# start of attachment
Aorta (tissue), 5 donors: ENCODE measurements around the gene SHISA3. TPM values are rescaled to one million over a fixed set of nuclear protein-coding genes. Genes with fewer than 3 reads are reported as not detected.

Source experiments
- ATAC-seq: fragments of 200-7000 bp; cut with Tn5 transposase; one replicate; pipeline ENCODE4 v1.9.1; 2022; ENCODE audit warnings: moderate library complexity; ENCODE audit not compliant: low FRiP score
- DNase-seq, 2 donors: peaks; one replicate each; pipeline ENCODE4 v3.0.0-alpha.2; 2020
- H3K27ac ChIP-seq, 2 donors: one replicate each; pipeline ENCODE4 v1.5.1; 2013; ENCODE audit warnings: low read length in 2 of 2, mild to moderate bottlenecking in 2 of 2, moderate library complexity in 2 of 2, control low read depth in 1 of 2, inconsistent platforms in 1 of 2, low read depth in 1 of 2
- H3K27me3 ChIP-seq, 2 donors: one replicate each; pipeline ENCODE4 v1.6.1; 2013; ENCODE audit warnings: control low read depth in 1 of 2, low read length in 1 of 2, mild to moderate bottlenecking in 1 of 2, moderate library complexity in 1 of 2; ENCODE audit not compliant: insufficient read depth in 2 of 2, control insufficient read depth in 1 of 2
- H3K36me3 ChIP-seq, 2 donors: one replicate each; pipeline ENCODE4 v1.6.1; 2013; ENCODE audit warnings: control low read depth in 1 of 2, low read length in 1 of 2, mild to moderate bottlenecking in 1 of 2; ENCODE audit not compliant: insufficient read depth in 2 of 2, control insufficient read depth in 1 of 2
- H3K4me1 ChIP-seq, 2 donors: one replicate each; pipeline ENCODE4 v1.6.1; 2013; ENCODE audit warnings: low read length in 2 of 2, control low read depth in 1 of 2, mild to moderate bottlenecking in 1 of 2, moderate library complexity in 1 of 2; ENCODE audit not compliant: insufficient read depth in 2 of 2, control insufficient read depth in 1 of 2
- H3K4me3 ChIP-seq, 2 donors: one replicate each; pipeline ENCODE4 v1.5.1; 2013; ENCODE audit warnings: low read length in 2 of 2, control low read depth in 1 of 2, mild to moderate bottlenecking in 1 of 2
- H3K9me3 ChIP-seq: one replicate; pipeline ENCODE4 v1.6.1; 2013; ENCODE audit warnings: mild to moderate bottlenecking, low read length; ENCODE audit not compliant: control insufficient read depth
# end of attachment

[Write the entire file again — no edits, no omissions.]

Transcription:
Aorta (tissue), 5 donors: ENCODE measurements around the gene SHISA3. TPM values are rescaled to one million over a fixed set of nuclear protein-coding genes. Genes with fewer than 3 reads are reported as not detected.

Source experiments
- ATAC-seq: fragments of 200-7000 bp; cut with Tn5 transposase; one replicate; pipeline ENCODE4 v1.9.1; 2022; ENCODE audit warnings: moderate library complexity; ENCODE audit not compliant: low FRiP score
- DNase-seq, 2 donors: peaks; one replicate each; pipeline ENCODE4 v3.0.0-alpha.2; 2020
- H3K27ac ChIP-seq, 2 donors: one replicate each; pipeline ENCODE4 v1.5.1; 2013; ENCODE audit warnings: low read length in 2 of 2, mild to moderate bottlenecking in 2 of 2, moderate library complexity in 2 of 2, control low read depth in 1 of 2, inconsistent platforms in 1 of 2, low read depth in 1 of 2
- H3K27me3 ChIP-seq, 2 donors: one replicate each; pipeline ENCODE4 v1.6.1; 2013; ENCODE audit warnings: control low read depth in 1 of 2, low read length in 1 of 2, mild to moderate bottlenecking in 1 of 2, moderate library complexity in 1 of 2; ENCODE audit not compliant: insufficient read depth in 2 of 2, control insufficient read depth in 1 of 2
- H3K36me3 ChIP-seq, 2 donors: one replicate each; pipeline ENCODE4 v1.6.1; 2013; ENCODE audit warnings: control low read depth in 1 of 2, low read length in 1 of 2, mild to moderate bottlenecking in 1 of 2; ENCODE audit not compliant: insufficient read depth in 2 of 2, control insufficient read depth in 1 of 2
- H3K4me1 ChIP-seq, 2 donors: one replicate each; pipeline ENCODE4 v1.6.1; 2013; ENCODE audit warnings: low read length in 2 of 2, control low read depth in 1 of 2, mild to moderate bottlenecking in 1 of 2, moderate library complexity in 1 of 2; ENCODE audit not compliant: insufficient read depth in 2 of 2, control insufficient read depth in 1 of 2
- H3K4me3 ChIP-seq, 2 donors: one replicate each; pipeline ENCODE4 v1.5.1; 2013; ENCODE audit warnings: low read length in 2 of 2, control low read depth in 1 of 2, mild to moderate bottlenecking in 1 of 2
- H3K9me3 ChIP-seq: one replicate; pipeline ENCODE4 v1.6.1; 2013; ENCODE audit warnings: mild to moderate bottlenecking, low read length; ENCODE audit not compliant: control insufficient read depth